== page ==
Continuing the Slim-a-thon, here’s another Slim Dusty Classic. My dad was still alive when I first went to Australia, and this was one of his favorite songs, once I introduced him to Slim Dusty.
“Blue” is an Australian nickname for guys with red hair. The word can also refer to anything from being glum to a fight to a type of Australian cattle dog, but if you use “Blue” as a man’s name, it means he’s a redhead. (Because calling him “Red” would be too obvious.) If you’ve read my book, Waltzing Australia, you’ll know that I encountered a couple of Blues on my travels, which probably also contributed to my enjoying this song.
In this song, Slim sings of the virtues of a man named Blue, saying he’s never on the bite and never a skite. On the bite means looking for loans, and a skite is a braggart. So, lacking these vices, Blue is a good bloke to have as a mate.
Now that I’m in Slim Dusty mode, I can’t resist posting another song.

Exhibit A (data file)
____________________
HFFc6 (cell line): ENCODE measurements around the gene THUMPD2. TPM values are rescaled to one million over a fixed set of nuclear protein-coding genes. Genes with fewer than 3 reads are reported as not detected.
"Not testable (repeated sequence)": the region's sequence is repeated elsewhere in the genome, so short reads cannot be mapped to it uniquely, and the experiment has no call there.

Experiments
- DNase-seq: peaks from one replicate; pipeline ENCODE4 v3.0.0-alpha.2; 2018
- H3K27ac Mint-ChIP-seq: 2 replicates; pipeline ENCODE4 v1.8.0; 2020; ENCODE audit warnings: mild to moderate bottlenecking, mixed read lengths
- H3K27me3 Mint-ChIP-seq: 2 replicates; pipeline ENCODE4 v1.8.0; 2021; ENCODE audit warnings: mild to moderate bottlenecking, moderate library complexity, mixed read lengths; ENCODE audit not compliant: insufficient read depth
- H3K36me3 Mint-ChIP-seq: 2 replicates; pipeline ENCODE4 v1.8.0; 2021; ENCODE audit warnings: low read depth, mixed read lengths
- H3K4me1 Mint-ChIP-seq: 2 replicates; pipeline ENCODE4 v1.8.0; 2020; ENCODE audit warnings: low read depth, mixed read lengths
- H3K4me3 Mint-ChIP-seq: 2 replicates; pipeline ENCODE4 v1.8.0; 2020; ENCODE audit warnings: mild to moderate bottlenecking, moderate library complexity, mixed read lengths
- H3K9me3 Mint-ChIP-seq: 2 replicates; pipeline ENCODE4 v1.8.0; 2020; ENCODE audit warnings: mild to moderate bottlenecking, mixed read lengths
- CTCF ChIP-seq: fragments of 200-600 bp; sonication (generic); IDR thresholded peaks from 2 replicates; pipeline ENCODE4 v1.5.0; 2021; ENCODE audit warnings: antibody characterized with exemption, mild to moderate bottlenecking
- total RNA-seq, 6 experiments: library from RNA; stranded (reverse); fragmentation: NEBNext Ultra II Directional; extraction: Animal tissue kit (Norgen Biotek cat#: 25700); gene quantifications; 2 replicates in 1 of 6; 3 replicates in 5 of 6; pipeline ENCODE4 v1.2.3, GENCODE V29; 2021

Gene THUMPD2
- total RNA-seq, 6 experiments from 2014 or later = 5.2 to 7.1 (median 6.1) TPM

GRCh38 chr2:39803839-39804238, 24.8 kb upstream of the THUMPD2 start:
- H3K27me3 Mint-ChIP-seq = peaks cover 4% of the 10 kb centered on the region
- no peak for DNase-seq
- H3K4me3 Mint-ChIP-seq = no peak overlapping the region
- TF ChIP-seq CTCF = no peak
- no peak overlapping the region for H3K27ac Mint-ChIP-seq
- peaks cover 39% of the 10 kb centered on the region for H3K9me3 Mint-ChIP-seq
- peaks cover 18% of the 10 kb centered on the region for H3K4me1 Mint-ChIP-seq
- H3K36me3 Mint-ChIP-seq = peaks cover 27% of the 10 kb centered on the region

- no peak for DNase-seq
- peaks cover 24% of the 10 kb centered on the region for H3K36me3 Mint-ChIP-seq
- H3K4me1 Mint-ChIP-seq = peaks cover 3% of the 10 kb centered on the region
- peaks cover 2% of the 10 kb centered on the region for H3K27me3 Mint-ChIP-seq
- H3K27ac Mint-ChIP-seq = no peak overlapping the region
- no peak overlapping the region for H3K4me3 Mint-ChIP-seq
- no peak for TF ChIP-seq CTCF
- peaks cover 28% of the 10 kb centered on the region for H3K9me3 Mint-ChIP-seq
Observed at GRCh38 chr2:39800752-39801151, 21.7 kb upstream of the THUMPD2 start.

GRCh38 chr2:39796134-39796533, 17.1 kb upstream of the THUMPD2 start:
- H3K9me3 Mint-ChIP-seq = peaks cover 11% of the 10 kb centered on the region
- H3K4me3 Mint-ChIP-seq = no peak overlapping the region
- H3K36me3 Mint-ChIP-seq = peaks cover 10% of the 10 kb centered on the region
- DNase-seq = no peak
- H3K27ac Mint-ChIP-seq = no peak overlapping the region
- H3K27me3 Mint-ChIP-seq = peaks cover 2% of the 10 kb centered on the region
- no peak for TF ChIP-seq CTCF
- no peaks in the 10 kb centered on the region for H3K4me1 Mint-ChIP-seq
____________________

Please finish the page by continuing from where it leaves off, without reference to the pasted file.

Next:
I bought the album “Walk a Country Mile” during my first trip to Australia. This song in particular became a favorite over the years because it reflected for me what life was like. My favorite lines in the song are “you meet a friend or two along the highway, and you learn a lot you never knew before. And if the journey takes a lifetime when you thought a year or two, well you just don’t give up easy anymore.” It’s a great song to hear when the road feels long — and even when you feel like you’re getting somewhere but it took a while.
The song was written by Joy McKean, considered the “grand lady” of Australian country music — who also happened to be Slim Dusty’s wife. In this video, Joy joins Slim on stage.
In my book, I mention that, during a final venture into the Outback, as the rain began to make travel increasingly difficult, our driver put on a Slim Dusty tape and played “Send ‘er Down, Hughie” — a splendidly funny song about a truck driver trapped on a muddy road during a torrential downpour, who decides he’ll just have to lighten the load to get the truck out of the mud. The load just happens to be beer, so lightening the load is no hardship.
I’m certain that Slim Dusty’s popularity is strongly anchored in shared experience, because his songs capture so much of what Australia is like. For those of us on that bus, it was being trapped by a flood that made this more than just an amusing song — it was what we were living (well, except for the truck full of beer part).